The PROC FREQ documentation contains a 2 x 2 table for 23 patients in a case-control study relating dietary fat and heart disease. The column sums are {13 10} and the row sums are {15 8}. The following statements simulate three tables that have the same row and column sums:

```proc iml; /* first arg is row vector of sums of cols; second arg contains sums of rows */ start RandContingency2x2(_c, _r); c = rowvec(_c); r = colvec(_r); if ncol(c)^=2 | nrow(r)^=2 then abort "This function applies only to 2x2 tables"; tbl = j(2, 2, 0); /* allocate 2x2 table */ call randgen(a, "Hyper", sum(r), r, c); tbl[1,1] = a; /* assign random value to first element */ tbl[2,1] = c - a; /* constraint on column sum */ tbl[ ,2] = r - tbl[ ,1]; /* constraints on row sums */ return( tbl ); finish;   call randseed(1); /* marginals from PROC FREQ example */ c = {13 10}; /* sum of columns */ r = {15, 8}; /* sum of rows */ do i = 1 to 3; tbl = RandContingency2x2(c, r); print tbl; end;``` The output shows three of the nine unique tables that satisfy the specified marginal sums. You can use the PDF function for the hypergeometric distribution to show that the first table is generated with probability 0.035, the second table has the probability 0.1575, and the third appears with probability 0.315. The following statement computes the probabilities for all 2 x 2 tables where the upper left cell has the specified values:

```/* prob of 2x2 table with row sums (r) and col sums (c) where A[1,1]=5,6,...13 */ prob = pdf("Hyper", 5:13, sum(r), r, c); print prob[c=("5":"13") F=6.4];``` In a future blog post, I will discuss how to generalize this simulation to larger tables that have r rows and c columns.

Share Distinguished Researcher in Computational Statistics

Rick Wicklin, PhD, is a distinguished researcher in computational statistics at SAS and is a principal developer of PROC IML and SAS/IML Studio. His areas of expertise include computational statistics, simulation, statistical graphics, and modern methods in statistical data analysis. Rick is author of the books Statistical Programming with SAS/IML Software and Simulating Data with SAS.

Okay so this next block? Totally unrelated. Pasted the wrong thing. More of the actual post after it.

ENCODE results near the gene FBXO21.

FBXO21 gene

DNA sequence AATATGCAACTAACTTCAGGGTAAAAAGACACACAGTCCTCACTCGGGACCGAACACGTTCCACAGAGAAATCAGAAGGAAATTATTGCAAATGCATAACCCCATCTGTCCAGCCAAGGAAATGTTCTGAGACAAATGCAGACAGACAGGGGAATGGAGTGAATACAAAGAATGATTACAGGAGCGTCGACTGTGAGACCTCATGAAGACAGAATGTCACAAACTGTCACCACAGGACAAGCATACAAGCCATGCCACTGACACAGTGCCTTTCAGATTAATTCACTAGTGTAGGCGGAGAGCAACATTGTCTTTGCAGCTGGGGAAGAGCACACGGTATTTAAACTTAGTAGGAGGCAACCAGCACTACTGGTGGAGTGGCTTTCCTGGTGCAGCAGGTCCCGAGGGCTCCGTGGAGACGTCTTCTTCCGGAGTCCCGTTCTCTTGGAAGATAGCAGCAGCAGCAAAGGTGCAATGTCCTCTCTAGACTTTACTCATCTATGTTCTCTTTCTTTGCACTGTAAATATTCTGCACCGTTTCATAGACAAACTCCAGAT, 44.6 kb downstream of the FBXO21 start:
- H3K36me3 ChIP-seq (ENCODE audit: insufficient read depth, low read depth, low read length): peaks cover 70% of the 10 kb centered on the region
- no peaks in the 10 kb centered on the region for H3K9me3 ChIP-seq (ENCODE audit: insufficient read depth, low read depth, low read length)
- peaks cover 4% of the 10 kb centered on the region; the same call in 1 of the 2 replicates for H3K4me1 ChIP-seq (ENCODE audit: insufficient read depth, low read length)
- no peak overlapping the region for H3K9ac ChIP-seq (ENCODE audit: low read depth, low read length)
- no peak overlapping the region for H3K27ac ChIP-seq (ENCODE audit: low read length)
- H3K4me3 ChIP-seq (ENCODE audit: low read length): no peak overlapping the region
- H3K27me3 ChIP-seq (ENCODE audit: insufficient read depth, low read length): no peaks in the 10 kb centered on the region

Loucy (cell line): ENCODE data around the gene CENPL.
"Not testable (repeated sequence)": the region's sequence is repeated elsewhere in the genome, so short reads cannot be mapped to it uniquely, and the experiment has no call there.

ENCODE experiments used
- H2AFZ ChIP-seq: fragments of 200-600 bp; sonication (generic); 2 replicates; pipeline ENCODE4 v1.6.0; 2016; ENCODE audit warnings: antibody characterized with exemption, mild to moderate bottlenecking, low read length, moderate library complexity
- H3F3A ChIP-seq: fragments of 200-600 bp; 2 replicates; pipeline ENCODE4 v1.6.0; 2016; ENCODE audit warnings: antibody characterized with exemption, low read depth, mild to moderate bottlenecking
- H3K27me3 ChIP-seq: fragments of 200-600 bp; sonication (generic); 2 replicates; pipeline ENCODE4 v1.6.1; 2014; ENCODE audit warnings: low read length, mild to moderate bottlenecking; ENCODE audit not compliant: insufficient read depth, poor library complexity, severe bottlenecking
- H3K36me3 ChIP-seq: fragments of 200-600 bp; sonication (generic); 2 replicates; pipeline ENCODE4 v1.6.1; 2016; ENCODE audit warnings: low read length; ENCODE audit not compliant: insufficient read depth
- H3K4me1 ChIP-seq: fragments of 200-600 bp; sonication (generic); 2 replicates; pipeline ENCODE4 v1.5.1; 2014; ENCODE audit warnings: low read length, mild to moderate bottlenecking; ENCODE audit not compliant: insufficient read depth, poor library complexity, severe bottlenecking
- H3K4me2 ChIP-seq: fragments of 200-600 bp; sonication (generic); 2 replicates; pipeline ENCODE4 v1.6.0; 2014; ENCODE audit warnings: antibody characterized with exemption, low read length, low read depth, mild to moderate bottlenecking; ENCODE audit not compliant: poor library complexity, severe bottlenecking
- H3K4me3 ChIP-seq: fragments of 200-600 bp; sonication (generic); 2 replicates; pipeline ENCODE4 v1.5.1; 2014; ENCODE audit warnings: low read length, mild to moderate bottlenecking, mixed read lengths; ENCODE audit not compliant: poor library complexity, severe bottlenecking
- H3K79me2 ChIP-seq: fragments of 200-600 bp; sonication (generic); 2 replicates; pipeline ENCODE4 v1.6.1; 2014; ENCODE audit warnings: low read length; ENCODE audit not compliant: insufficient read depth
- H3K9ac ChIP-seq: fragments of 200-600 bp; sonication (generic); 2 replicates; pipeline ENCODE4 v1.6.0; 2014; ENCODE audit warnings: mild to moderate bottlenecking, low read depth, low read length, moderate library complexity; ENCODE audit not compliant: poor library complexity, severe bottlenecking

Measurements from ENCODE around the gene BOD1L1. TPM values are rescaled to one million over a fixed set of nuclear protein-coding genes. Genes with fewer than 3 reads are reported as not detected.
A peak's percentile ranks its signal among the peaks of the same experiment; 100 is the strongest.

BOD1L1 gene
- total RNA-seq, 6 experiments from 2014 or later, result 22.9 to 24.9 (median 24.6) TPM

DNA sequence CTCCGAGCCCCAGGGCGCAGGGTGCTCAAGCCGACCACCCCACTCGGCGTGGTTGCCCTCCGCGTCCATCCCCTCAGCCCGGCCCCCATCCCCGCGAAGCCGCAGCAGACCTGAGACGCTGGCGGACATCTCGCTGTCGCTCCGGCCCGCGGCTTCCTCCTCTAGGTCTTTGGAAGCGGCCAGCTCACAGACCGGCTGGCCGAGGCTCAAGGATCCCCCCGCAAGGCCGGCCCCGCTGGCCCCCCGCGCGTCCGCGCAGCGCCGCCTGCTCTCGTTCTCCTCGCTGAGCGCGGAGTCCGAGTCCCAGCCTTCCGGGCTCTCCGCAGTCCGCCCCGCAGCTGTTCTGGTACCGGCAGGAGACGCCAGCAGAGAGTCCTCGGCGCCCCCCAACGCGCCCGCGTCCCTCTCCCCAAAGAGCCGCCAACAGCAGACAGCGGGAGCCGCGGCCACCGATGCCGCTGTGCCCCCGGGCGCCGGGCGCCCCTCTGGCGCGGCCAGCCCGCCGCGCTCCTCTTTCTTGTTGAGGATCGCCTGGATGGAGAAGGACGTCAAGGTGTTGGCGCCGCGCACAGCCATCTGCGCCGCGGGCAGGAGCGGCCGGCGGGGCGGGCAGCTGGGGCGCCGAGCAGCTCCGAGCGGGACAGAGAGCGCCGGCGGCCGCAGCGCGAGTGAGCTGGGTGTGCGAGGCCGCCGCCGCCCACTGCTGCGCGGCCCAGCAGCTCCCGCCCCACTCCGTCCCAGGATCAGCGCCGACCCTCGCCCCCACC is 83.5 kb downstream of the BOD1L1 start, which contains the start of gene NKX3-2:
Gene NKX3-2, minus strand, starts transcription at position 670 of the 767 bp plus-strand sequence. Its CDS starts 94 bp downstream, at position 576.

1. Rick,
Just extend your code to r*c contingency table . Right ?

proc iml;
/* first arg is row vector of sums of cols; second arg contains sums of rows */
start RandContingency2x2(_c, _r);
c = rowvec(_c);
r = colvec(_r);
tbl = j(nrow(r),ncol(c), 0);
do i=1 to ncol(c);
do j=1 to nrow(r)-1;
call randgen(a, "Hyper", sum(r), r[j], c[i]);
tbl[j,i]= a;
end;
tbl[j,i]= c[i] - tbl[+,i];
end;

return( tbl );
finish;

call randseed(1);
/* marginals from PROC FREQ example */
c = {13 10 20}; /* sum of columns */
r = {15, 8,10}; /* sum of rows */
do i = 1 to 3;
tbl = RandContingency2x2(c, r);
print tbl;
end;
quit;

• Rick,
Sorry. Last code is not right. I missed one statement. Maybe this could work.
And I also need another condition to avoid the negative value of matrix.

proc iml;
/* first arg is row vector of sums of cols; second arg contains sums of rows */
start RandContingency2x2(_c, _r);
c = rowvec(_c);
r = colvec(_r);
tbl = j(nrow(r),ncol(c), 0);
if sum(c)^=sum(r) then
abort "sum of column is not equal with sum of row";

do i=1 to ncol(c)-1;
do j=1 to nrow(r)-1;
call randgen(a, "Hyper", sum(r), r[j], c[i]);
tbl[j,i]= a;
end;
tbl[j,i]= c[i] - tbl[+,i];
end;
tbl[,i]= r - tbl[,+];

return( tbl );
finish;

call randseed(1);
/* marginals from PROC FREQ example */
c = {12 10 13 }; /* sum of columns */
r = {15, 8,12}; /* sum of rows */
do i = 1 to 3;
tbl = RandContingency2x2(c, r);
print tbl;
end;
quit;

• I will be discussing rxc tables next week. One way to simulate them is to use the multivariate hypergeometric distribution column by column.